A servomotor series from ESR Pollmeier provides high power density in a compact unit.
High Power in Compact Dimensions: Servomotors
Available in both ac and dc currents, servomotors consist of a motor, gearbox, and regulating electronics. They have two inputs: an energy source for the motor and a command source, such as an encoder, to tell the motor what to do. Some servos accept speed commands and attempt to move at the requested speed, regardless of load. Other servos accept location commands and will attempt to rotate the output shaft to a particular position.
Typically, servomotors can deliver high power levels in compact sizes. The MR7 servomotor series from ESR Pollmeier (Ober-Ramstadt, Germany) covers a torque range from 0.4 to 40
N•m at flange dimensions from 40 to 188 mm. The motors are made from high-grade neodymium. Resolvers or optical encoders are used as motor position sensors. Options such as a holding brake or keyed shaft are available. The company also offers digital and analog servo drives, and multiaxis servo systems for direct mains connection to 230 V or 3 × 400–480 V.
Another servomotor offers protection against caustic cleaning agents and high-pressure washdowns. The Allen-Bradley MPS stainless-steel motor from Rockwell Automation (Milwaukee) can be easily cleaned without concerns about corrosion or motor damage. The smooth, cylindrical housing is designed to withstand 1200-psi washdowns for water and solid ingress protection. The motor is equipped with a shaft slinger, which protects the shaft seal against direct high-pressure spray and prevents abrasives from damaging the seal. It can be installed on the machine exactly where it is needed, eliminating the addition of a motor housing or parts, including chains, gears, and bearings. The MPS motor is available in frame sizes of 100, 130, and 165 mm. Peak torque ranges from 11.1 to 67.8 N•m. Factory-sealed flying leads allow users to make connections without opening the motor.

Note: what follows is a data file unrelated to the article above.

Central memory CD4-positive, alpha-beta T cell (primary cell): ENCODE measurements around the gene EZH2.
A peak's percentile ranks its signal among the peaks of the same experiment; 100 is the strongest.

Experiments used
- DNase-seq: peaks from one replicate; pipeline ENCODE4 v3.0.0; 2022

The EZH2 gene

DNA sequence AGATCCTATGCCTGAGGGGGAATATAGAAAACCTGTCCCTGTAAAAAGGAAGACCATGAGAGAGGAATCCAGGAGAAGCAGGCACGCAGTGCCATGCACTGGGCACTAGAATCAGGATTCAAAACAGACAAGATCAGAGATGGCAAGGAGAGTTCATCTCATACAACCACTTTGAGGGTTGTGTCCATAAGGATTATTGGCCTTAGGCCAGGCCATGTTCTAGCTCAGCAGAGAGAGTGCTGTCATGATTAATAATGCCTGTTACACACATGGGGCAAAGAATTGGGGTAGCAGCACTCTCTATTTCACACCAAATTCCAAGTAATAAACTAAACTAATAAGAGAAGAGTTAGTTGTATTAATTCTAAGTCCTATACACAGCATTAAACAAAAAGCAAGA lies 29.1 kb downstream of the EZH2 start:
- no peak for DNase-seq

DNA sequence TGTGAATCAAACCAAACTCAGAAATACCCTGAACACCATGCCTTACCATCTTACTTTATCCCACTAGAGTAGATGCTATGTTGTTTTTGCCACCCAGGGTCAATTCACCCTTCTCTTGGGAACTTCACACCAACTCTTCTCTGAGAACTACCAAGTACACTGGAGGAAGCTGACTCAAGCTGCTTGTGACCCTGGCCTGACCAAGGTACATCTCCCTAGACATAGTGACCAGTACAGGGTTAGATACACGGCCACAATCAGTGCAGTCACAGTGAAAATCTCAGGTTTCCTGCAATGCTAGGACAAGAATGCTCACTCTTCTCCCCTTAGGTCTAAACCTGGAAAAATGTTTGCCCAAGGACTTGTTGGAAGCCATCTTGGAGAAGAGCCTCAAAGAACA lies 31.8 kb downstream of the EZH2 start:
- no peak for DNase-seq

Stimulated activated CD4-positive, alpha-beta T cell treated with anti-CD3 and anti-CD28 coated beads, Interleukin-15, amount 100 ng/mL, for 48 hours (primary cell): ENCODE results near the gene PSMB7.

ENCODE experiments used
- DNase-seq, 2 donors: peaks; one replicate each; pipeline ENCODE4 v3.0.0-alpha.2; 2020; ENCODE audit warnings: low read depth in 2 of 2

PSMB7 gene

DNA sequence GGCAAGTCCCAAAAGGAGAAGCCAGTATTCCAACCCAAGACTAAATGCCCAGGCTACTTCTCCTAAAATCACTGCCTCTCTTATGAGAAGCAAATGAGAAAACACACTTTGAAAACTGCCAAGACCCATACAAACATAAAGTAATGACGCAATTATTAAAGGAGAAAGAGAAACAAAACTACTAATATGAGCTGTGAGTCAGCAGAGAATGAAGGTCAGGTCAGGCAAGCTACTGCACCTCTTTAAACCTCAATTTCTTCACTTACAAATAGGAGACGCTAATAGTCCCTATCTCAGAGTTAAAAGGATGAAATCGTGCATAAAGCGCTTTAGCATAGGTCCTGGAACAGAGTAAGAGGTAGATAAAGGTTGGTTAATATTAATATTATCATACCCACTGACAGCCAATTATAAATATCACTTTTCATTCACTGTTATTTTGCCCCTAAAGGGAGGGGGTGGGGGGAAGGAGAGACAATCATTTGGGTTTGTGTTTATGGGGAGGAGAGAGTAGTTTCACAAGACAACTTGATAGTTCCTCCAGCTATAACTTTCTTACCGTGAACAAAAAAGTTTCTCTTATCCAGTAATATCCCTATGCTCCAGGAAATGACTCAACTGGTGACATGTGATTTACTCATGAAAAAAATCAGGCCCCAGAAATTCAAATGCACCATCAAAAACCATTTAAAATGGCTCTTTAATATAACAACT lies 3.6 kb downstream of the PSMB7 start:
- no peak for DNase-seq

Getting in Control: Servo Drives
A servo drive supplies a motor with the exact amount of current needed to produce the desired torque and speed. It controls the current of the motor phases via a control loop. The control loop constantly checks to see whether the motor is on the right path, and will make the necessary adjustments if the motor is not working properly. While there are many types of control loops, the PID (proportional integral derivative) control loop is generally used for servomotors.
A linear three-phase servo drive from Trust Automation can be used in applications requiring very low noise levels.
The TA330 linear three-phase servo drive from Trust Automation (San Luis Obispo, CA) can be used with several types of motors. It works with three-phase dc brushless servomotors using Hall-effect sensors, three-phase ac brushless motors using external sinusoidal commutation, single-phase dc brushed servomotors in bridged mode, and brushless linear motors.
Measuring 14.9 × 7.7 × 4.7 in., the drive can be used with high-inertia mismatched stages and low-inductance motors. It offers a current level of 150 V and 900–2700 W of power and can be configured to interface with any motion controller. High-performance systems require a motion controller that can generate the two ±10-V-dc command signals needed for sinusoidal commutation; the drive generates a third command signal to maintain high levels of precision. It can be set up to operate in trapezoidal mode, using Hall-effect sensors as feedback. The DTS control allows torque settings to be changed on the fly.